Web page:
The corona shutdown has had a severe impact on the hospitality industry. Estimates by the German Hotel and Restaurant Association (DEHOGA) indicate that the industry had lost around EUR 18 billion in revenue by the end of May. Owners of hotel properties are struggling with loss of rent and defaults. There is a risk that the hotel asset class will be downgraded, with serious consequences. Investors, owners and operators intend to counter this with more digital processes and sustainability, while focusing more strongly on core markets: these are the key findings of a recent Drees & Sommer survey. 34 investors, owners, leaseholders and developers took part in the survey.
Hotel Properties are Losing their Appeal
For years, hotels were right at the top of many investors' shopping lists. As recently as the first quarter of 2020, thevolume of hotel investment rose to EUR 925 million, according to an analysis by global real estate service provider CBRE.1 This represents an increase of 31 percent compared to the same quarter of the previous year. The corona crisis has now put a temporary end to this market trend. According to the Drees & Sommer industry survey, the vast majority of respondents (almost 90 percent) believe that the hotel asset class will become less attractive and that the valuation of hotel properties will be downgraded.
‘Due to social distancing and global restrictions on travel, many hotels have closed temporarily. Revenue plummeted in the direction of zero for weeks, but costs continued at a high level,’ said Gesa Rohwedder, Head of Hospitality Europe at Drees & Sommer. As severe travel restrictions are still expected in the upcoming summer holiday season, many businesses are threatened with closure due to a lack of revenue. At present, owners and operators are being jointly challenged to develop new and cooperative ways of working together. One solution could be hybrid leasing models, a focus for around 40 percent of all survey participants. ‘There is no silver bullet. At the moment, flexible leasing models are important. They still leave breathing space for the operators of hotel properties as well as the owners,’ the expert continued.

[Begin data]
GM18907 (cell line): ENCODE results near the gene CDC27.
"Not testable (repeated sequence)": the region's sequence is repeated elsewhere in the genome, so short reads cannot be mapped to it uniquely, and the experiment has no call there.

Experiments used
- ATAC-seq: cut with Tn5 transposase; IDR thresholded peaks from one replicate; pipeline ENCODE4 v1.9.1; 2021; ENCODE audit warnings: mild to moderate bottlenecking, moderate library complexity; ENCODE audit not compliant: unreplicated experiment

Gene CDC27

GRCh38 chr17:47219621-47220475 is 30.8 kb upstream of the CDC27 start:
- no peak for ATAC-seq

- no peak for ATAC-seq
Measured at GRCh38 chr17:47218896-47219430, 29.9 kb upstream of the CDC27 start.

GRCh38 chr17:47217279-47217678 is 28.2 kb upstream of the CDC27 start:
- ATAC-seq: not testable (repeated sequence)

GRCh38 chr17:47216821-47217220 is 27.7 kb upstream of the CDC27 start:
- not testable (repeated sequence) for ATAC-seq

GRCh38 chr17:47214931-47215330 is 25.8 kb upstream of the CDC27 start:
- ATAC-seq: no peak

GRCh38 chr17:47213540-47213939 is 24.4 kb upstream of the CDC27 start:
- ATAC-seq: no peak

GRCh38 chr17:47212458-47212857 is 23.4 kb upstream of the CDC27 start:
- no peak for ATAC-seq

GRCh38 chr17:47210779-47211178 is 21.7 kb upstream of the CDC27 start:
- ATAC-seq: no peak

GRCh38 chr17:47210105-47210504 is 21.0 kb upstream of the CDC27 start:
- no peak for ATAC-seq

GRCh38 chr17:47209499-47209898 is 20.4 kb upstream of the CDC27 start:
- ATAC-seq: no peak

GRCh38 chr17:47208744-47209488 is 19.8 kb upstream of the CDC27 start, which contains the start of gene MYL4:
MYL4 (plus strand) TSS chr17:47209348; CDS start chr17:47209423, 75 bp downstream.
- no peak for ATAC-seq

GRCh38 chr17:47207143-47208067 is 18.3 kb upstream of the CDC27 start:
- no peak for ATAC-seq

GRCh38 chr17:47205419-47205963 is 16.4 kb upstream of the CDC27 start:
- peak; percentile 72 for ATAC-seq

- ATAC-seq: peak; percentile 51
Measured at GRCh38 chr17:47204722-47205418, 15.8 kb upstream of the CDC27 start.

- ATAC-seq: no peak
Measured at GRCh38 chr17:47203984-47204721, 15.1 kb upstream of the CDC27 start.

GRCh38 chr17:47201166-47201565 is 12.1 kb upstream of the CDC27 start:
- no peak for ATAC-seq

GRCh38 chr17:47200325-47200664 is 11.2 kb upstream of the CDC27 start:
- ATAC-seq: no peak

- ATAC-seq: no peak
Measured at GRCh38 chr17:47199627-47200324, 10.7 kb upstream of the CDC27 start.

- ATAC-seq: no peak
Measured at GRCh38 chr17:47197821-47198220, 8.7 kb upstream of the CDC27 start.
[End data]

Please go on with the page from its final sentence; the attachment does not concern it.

Sustainable Fuel for the Economic Engine
In recent years, sustainability aspects have often been ignored in the development and operation of hotels. There are a number of reasons for this. For example, hotels developed and certified on the basis of sustainability criteria have not generated higher returns, at least not so far. Hotel guests are also not yet prepared to accept a higher price for sustainable hotels. A trend reversal is within sight in this respect: one in three respondents considers sustainability to be particularly relevant going forward. A further 41 percent sees digital processes as the major issue of the future. ‘Especially now, when every business is watching every cent, smart decisions for the future must be made. In the right combination, digital and sustainable solutions can become a driving force for economic success. This applies to both operators and owners of hotel properties,’ explained Gesa Rohwedder. Investors, owners or operators could benefit from a significant boost to efficiency. If the occupancy level or the use of certain guest areas is low, an intelligent control system could automatically put these areas ‘out of service’ and regulate them accordingly. Technical building systems and services would be adapted according to use, without the need for manual intervention by an employee.
This makes the combination of digital technologies and sustainability worthwhile in relation to an expected increase in value. ‘Hotel properties developed on sustainable principles are more energy-efficient, more cost-effective in operation and in added value for the real estate industry. To ensure that building materials can be re-used after demolition, even more focus should be placed on the capacity of materials to be recycled, in both construction and operation,’ summarized Drees & Sommer’s Head of Hospitality Europe.
Recovery in Sight
In terms of market development, more than 70 percent of those surveyed expect their business model to stabilize at the 2019 level within the next three years. This expectation is directly related to global travel behavior. ‘The different entry, quarantine and hygiene regulations per country currently make those holiday destinations attractive that can be reached easily by car. This will be the case for the next one to two years at least. International travel and even long-distance travel will become less appealing than domestic tourism. Hotels are also adapting to this,’ commented Gesa Rohwedder. For example, half of the respondents stated that they expect consolidation of the expansion strategy per continent.
One in five even expects that hotel operators will initially focus primarily on core markets. ‘When the current state of shock is over, travel – and with it the hotel market in the majority of destinations – is expected to experience a renaissance. Until then, hotel products must be enhanced, managed along optimized lines and adapted to the changing needs of the future. Those who can, should also invest in sustainable and digital solutions to ensure competitiveness and efficiency going forward,’ recommended the industry expert.